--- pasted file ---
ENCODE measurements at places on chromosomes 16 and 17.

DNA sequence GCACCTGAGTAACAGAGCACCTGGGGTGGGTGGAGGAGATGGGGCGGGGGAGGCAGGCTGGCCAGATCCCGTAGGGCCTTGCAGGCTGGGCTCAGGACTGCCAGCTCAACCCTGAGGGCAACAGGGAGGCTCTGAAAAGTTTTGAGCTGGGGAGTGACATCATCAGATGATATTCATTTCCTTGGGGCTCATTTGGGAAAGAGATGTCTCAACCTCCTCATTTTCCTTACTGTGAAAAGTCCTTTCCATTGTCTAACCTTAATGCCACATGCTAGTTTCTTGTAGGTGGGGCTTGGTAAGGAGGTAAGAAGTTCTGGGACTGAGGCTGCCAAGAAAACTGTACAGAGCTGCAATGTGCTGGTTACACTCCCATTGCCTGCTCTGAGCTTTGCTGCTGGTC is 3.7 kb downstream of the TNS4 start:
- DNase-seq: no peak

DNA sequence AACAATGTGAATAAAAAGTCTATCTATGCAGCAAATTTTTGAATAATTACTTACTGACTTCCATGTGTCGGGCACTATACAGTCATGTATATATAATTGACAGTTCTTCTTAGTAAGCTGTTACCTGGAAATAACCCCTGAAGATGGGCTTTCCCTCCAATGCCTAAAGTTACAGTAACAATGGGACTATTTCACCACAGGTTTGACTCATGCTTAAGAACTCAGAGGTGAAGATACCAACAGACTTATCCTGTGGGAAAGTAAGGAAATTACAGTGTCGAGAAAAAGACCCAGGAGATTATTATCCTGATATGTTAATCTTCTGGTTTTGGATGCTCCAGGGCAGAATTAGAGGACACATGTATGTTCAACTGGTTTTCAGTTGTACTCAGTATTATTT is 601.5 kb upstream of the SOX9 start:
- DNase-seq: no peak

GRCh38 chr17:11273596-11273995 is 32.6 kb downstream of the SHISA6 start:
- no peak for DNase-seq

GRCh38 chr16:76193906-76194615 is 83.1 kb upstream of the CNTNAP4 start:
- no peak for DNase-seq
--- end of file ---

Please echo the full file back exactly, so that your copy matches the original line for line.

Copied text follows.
ENCODE measurements at places on chromosomes 16 and 17.

DNA sequence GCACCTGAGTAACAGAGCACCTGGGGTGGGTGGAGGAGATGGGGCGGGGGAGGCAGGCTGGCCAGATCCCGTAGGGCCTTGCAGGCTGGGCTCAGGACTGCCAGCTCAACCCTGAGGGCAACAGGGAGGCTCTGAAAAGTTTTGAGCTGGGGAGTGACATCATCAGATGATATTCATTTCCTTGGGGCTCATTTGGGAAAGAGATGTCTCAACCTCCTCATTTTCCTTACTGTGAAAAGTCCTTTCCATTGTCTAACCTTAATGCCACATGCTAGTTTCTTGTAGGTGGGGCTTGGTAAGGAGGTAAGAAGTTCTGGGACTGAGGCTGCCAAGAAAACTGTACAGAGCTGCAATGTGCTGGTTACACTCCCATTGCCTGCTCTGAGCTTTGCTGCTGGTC is 3.7 kb downstream of the TNS4 start:
- DNase-seq: no peak

DNA sequence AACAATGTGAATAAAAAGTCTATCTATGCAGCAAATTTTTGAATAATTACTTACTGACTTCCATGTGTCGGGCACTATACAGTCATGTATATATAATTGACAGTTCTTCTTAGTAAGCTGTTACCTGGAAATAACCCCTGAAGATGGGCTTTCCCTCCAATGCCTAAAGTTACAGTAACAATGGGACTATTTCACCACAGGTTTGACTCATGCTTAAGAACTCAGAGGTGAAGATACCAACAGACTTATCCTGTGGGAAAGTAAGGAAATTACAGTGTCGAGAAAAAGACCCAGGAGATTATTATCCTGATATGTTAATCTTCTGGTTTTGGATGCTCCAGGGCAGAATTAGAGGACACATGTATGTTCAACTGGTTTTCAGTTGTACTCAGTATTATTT is 601.5 kb upstream of the SOX9 start:
- DNase-seq: no peak

GRCh38 chr17:11273596-11273995 is 32.6 kb downstream of the SHISA6 start:
- no peak for DNase-seq

GRCh38 chr16:76193906-76194615 is 83.1 kb upstream of the CNTNAP4 start:
- no peak for DNase-seq